Flag Institute adopts new flag and emblem

On 18 November 2016, the Flag Institute Council, meeting in Birmingham, formally adopted a new flag and emblem.


The former Flag Institute emblem

Designed in 1971 by the former Director of the Flag Institute, the late Dr William Crampton, the previous flag and emblem commemorated the Institute’s founding date, 23 April 1971 (St George’s Day), and incorporated a ‘V’ shape to represent vexillology.

In the intervening years, when the Flag Institute has grown from a small group of flag enthusiasts into a much larger organisation with a UK-wide remit, the emphasis on the St George’s Cross, the emblem of England, has become increasingly inappropriate. So a year ago it was decided to create a new flag and logo, representing the Institute’s role throughout England, Scotland, Wales and Northern Ireland.


The new Flag Institute emblem

The design, as adopted at the Council Meeting, is based on the lower quarter of the Union Flag, in a stylised representation that expresses forward movement.

It was designed by the Chief Vexillologist, Graham Bartram, and the Communities Vexillologist, Philip Tibbetts.

You will see the new logo in use on this website. During the initial transition period, however, materials might bear either the old or new emblem until old stocks are exhausted.


8 Responses to Flag Institute adopts new flag and emblem

  1. John Yates 24 November 2016 at 9:15 pm #

    Oh dear! It looks all wrong! Should have used the fourth quarter and not the third!
    I have already turned down a design like this on the advice by a senior F I member

    • Arlo James Barnes 29 November 2016 at 5:46 pm #

      What is preferrable about the fourth quarter?

      It seems the intention here was to have also a red arrow pointing to the upper right (or upper left if seen from the other side of the flag, I suppose; upper flyward, perhaps?) to signify “forward movement” (in the sense of progress).

  2. Gus Harris-Reid 9 December 2016 at 10:17 pm #

    Did anyone actually complain about this? If they’re going to object to the St George’s Cross being prominent the Flag Institute’s emblem, they’re going to object to it being prominent in the Union Flag itself.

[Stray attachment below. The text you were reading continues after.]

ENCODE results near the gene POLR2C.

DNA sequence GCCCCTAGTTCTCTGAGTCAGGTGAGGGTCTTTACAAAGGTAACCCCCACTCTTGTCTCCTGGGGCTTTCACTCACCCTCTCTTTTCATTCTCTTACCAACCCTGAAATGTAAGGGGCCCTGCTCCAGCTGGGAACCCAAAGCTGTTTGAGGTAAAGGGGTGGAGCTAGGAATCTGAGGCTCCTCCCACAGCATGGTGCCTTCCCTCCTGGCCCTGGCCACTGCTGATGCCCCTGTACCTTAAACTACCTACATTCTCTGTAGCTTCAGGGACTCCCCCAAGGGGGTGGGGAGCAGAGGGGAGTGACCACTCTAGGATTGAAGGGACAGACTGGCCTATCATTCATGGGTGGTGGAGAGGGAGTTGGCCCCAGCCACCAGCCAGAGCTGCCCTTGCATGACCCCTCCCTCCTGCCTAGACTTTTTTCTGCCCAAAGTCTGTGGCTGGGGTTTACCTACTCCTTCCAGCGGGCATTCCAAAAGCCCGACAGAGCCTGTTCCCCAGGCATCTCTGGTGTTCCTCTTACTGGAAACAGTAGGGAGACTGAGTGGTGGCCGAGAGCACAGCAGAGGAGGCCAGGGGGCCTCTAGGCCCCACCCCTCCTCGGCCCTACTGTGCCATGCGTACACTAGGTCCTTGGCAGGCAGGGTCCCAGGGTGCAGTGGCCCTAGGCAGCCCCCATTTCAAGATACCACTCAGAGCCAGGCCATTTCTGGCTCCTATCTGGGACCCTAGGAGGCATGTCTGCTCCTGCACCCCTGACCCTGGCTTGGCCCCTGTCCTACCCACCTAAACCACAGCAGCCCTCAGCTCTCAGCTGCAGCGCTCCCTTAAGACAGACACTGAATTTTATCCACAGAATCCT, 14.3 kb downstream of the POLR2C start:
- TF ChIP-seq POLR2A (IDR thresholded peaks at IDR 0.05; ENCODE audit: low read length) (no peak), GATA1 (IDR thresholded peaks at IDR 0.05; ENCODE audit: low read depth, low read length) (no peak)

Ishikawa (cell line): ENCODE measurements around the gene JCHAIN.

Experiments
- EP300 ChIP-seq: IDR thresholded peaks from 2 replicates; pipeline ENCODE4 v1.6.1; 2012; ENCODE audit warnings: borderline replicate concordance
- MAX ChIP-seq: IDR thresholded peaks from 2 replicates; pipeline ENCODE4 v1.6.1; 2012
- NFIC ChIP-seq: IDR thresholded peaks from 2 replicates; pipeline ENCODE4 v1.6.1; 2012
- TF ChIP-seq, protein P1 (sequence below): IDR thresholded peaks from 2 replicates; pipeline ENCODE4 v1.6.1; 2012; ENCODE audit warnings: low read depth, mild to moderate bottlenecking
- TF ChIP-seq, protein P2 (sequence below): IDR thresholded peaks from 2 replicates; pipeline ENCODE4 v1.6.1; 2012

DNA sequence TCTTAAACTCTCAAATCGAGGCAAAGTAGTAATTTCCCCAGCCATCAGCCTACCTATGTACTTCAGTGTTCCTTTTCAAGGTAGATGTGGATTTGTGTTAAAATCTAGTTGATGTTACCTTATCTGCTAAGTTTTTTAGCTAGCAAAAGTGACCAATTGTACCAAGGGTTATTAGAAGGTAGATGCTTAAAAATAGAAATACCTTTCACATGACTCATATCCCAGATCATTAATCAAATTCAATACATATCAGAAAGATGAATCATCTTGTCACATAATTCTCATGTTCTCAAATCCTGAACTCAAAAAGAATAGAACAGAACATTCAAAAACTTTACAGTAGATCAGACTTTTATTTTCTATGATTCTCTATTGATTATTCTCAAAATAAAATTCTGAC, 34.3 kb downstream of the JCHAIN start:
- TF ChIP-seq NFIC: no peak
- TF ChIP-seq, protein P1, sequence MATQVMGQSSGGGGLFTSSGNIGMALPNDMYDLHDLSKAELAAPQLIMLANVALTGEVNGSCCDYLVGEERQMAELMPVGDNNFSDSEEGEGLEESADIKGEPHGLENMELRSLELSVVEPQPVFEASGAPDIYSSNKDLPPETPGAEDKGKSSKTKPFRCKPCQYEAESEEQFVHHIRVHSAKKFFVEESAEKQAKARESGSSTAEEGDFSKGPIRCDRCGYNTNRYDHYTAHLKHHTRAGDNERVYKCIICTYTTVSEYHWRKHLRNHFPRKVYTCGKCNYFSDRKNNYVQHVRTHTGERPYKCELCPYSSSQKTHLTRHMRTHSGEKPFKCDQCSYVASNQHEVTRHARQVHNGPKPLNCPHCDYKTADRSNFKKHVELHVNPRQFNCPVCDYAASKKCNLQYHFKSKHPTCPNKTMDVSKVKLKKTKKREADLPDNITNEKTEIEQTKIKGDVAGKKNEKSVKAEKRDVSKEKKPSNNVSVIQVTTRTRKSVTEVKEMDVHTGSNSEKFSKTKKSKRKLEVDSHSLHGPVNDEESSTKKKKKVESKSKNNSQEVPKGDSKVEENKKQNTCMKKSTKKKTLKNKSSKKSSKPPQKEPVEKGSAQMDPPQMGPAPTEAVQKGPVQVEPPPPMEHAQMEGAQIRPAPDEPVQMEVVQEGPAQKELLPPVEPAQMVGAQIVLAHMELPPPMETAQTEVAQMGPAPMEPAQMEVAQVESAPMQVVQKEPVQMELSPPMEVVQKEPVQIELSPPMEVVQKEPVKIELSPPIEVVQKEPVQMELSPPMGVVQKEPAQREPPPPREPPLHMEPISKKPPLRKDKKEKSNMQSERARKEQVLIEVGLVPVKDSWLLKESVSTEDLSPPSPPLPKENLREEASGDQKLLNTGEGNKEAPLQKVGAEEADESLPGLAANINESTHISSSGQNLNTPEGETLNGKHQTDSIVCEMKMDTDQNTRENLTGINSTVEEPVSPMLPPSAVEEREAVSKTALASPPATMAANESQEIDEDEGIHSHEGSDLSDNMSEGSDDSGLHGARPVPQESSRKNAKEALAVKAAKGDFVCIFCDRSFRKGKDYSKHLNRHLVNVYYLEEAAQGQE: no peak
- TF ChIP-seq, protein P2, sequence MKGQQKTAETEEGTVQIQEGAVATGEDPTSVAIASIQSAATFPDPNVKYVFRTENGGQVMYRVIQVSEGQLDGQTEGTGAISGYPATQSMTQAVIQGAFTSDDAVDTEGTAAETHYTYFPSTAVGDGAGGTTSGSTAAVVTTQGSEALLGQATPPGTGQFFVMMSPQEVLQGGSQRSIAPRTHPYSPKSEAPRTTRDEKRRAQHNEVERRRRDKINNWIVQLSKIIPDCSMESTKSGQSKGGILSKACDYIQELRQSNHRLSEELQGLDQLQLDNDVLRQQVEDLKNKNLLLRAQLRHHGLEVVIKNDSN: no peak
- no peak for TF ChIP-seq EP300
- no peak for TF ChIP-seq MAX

The way it’s used in the old emblem/flag is more of a nordic cross anyway.

    The new emblem’s ok as a logo, but it won’t work as a flag if it’s stylised like that. I’m sure you’re all aware of the guidelines for good flag design (e.g. simple geometric shapes, easy to draw from memory).

    Please keep the old flag, at least as an official symbol if not as the Institute’s logo!

    • Gus Harris-Reid 9 December 2016 at 10:52 pm #

      I think the old flag is a great design; It’s unique, is already reminiscent of the Union Flag in terms of colours and shapes, and has a story behind it.

  3. taadams@tiscali.co.uk 30 December 2016 at 9:07 pm #

    Gentlemen, I was not a supporter of the need to change the Institute’s emblem and flag, however, if it was to change then I was hoping for something innovative. Whilst I am a stanch supporter of the Union Flag, I regret to say you have not met my vexillological expectations.

  4. ChrisS 16 January 2017 at 2:58 pm #

    It now looks more emblematic of Britain than of flags. Much like the BNP, NF logos

  5. Pete Loeser 2 March 2017 at 5:20 pm #

    Being a firm believer of “if it is not broken, don’t fix it” I must say that I always admired the flag design of Dr. William Crampton. It’s a clean design and instantly recognizable at a distance, displaying all the requirements of a good flag design. I don’t feel like the “new improved” design does any of those things, and like many of the new generation of artistic flag designs it is another abstract attempt at to improve something that didn’t need improvement. Like the people of New Zealand recently loudly proclaimed, don’t mess with tradition. By-the-way, was there any vote or polling of the whole membership on this “improvement?” I’d be curious about the results.

  6. Stephen Masaki 28 May 2017 at 1:24 am #

    I realize some of the comments discrediting the newly designed emblem are mostly the very experienced and senior vexillologist, vexillographer, vexillophile or experts in heraldic matters. In that, they are mostly familiar with the pedigree and laid traditions in regard to this Honourable fields. Well, its the spirit rather than the law that matters. The new emblem is very progressive to say the least, and it shall sere a whole different generation of audience and hence appears to embrace a rather simplified value as it courageously points to the future beyond what we are used to…..and I like the institutes new found attitude.